The DRE exam, which takes about an hour, includes temperature, blood pressure, pulse and several eye exams. An office measures the size of a suspect's pupils and how they respond to darkness as well as bright light. There are balance tests. A suspect is asked to close their eyes, tilt their head back and look up after 30 seconds. Another test attempts to measure coordination -- asking a suspect to close their eyes and touch the tip of a finger to their nose.
"If you can’t touch the tip of your nose to your finger, you might not be able to slam on the brake and stop if someone came in front of you," said Officer Jason Callinan, a DRE with the Cambridge Police Department.
Suspects do not have to submit to the exam and unlike with alcohol, there's no penalty if they refuse. Callinan says the Legislature could change that.
"If a police officer asks you to do a field sobriety test you should have to do field sobriety test," Callinan said, "and the penalty should be the same" as it is for alcohol if a driver refuses: a revoked license.
If a suspect takes the DRE exam voluntarily, Callinan compares the results to a DRE matrix of drug-related symptoms.
"It's almost like a big jigsaw puzzle," Callinan said.
He writes a report that will be available if the case goes to court. Sometimes it’s accepted as evidence, sometimes not.
"If you come in as a DRE, some judges don’t think the science is valid and the DRE evaluation will be excluded," Callinan said. "Some judges accept the program, and you’ll be able to testify."
Supporters of the DRE program are looking for a test case that might go to the Supreme Judicial Court and validate, or not, the evidence DREs collect.
In the meantime, police chiefs say they need more DREs. Sometimes the symptoms of drug impairment have worn off by the time a DRE from another city reaches the station holding a suspect. Many police chiefs in Massachusetts say they expect an increase in impaired drivers once marijuana is legal in Massachusetts. But it's not clear that will happen. There are studies that find more accidents involving marijuana after legalization and some research that shows no effect.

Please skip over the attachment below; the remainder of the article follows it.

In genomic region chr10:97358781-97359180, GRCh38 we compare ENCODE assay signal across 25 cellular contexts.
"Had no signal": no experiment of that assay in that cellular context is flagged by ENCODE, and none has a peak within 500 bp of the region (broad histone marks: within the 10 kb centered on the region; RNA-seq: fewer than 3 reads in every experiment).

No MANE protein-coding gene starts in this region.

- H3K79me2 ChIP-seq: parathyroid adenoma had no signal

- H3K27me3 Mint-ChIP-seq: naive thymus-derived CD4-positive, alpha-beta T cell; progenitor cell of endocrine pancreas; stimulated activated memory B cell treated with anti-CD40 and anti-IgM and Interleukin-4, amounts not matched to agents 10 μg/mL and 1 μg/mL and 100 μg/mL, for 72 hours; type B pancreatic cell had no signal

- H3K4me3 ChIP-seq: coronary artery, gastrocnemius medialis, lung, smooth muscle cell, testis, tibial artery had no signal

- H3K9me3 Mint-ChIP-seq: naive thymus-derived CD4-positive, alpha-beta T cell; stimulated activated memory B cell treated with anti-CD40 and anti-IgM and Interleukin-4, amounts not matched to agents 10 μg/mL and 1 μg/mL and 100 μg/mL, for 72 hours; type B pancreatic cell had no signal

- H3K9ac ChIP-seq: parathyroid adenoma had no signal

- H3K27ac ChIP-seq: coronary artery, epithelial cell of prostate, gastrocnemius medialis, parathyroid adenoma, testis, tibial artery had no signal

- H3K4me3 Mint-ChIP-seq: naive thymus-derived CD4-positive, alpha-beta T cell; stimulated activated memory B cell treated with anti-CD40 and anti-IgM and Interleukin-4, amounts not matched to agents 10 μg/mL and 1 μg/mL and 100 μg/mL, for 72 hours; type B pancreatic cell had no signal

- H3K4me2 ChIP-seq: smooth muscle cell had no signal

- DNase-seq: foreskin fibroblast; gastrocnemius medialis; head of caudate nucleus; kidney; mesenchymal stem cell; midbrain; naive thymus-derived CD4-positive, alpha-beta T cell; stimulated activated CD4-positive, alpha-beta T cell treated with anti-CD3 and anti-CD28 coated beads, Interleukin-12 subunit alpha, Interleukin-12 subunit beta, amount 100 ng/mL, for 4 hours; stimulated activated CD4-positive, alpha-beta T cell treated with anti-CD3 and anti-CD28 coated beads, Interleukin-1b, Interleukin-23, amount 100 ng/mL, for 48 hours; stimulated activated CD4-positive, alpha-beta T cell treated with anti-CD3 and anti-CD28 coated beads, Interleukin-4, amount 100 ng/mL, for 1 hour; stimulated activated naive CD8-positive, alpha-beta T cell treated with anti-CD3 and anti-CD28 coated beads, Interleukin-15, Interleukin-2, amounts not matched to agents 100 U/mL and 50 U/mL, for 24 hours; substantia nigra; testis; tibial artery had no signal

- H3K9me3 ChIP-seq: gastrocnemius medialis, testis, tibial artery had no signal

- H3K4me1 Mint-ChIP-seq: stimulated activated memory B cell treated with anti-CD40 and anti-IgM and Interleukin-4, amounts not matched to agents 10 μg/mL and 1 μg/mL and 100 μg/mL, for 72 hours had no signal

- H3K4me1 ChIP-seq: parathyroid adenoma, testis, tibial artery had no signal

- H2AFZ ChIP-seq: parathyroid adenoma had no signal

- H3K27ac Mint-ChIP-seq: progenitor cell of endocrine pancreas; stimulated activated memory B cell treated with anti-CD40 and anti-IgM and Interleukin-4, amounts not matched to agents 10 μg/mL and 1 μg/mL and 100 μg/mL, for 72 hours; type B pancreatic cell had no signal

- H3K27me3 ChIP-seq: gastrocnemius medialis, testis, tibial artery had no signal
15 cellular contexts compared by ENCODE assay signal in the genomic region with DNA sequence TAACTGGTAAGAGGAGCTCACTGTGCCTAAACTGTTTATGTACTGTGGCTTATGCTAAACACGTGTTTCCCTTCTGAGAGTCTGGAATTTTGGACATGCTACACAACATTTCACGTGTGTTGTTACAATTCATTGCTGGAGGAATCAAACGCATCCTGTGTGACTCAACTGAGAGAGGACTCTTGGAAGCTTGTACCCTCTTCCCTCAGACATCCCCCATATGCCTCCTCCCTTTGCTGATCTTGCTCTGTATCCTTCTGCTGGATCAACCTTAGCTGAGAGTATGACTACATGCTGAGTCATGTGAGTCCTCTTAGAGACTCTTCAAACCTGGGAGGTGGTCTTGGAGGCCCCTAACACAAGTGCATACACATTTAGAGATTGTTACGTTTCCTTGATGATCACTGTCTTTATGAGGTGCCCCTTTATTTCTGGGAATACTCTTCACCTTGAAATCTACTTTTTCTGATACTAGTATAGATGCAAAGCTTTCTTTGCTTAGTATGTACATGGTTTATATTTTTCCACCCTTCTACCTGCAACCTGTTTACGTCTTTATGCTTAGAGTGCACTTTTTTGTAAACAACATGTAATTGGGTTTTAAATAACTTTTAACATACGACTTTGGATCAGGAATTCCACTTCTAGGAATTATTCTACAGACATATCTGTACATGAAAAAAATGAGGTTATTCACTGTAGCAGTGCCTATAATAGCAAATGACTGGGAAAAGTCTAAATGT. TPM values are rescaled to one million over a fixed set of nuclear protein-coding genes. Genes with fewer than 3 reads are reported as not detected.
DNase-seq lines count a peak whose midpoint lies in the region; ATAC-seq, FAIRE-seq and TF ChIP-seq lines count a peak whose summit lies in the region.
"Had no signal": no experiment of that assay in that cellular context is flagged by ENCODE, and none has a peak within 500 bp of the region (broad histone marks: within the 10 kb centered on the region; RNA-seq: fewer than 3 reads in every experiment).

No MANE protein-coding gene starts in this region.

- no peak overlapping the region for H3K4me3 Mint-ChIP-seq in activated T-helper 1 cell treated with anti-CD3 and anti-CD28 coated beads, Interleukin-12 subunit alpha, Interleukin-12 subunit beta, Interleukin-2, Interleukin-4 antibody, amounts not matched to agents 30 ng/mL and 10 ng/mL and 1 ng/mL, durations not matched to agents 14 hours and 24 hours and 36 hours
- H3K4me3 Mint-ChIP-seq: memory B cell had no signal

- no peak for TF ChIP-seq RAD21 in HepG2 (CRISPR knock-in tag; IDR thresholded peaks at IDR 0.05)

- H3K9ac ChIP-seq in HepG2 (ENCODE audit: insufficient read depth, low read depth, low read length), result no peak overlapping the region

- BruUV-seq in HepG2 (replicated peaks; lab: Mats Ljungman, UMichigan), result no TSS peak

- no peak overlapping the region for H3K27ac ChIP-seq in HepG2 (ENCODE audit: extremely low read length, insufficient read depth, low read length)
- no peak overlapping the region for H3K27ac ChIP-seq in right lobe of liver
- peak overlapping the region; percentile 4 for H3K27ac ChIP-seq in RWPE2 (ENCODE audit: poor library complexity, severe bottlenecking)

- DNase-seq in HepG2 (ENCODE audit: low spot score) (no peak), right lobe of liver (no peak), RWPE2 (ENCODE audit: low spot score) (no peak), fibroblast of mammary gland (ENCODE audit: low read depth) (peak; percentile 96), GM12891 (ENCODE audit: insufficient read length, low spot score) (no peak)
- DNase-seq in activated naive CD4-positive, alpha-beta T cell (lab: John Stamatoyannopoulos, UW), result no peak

Dr. Grant says marijuana alone tends to make drivers more cautious.
"They almost overestimate the impairment they have," Grant said. "That’s why they typical joke is: Well, a drunk driver is speeding around and a stoned driving in the slow lane at half the speed they should be driving."
DRE guidelines say users typically exhibit the effects of marijuana for two to five hours. Potency, the amount of weed used and the way it is ingested all affect the duration.
Proponents of the legal marijuana law in Massachusetts say the best thing the Legislature could do to curb impaired driving would be to require that police video tape the entire encounter — from the alleged erratic driving through the field sobriety test.
"If there's any challenge to the arrest, then show the video to the judge or jury and let them decide if the driver was impaired," said Dick Evans, an attorney in Northampton who chaired the Yes on 4 marijuana ballot question committee.
Brooks says most police in Massachusetts do not have so-called "dash cams" and equipping them would cost quite a bit of money. It's not clear if this is one of the requirements the state Legislature is considering to address driving under the influence of marijuana.
It may be some time before there's agreement on how to hold accountable those who drive while high. But there is widespread agreement on one point now: If you're impaired, don't drive.
"Driving is the most dangerous thing that most of us do every day," Maguire, with AAA, said. "Our first responsibility is to ourselves, our passengers and everybody else on the roadway and when we drive impaired, we’re endangering everyone."
Correction: An earlier version of this story said the new marijuana law doesn't mention driving under the influence. The law mentions DUI, but doesn't offer changes. We regret the error.
This segment aired on December 13, 2016.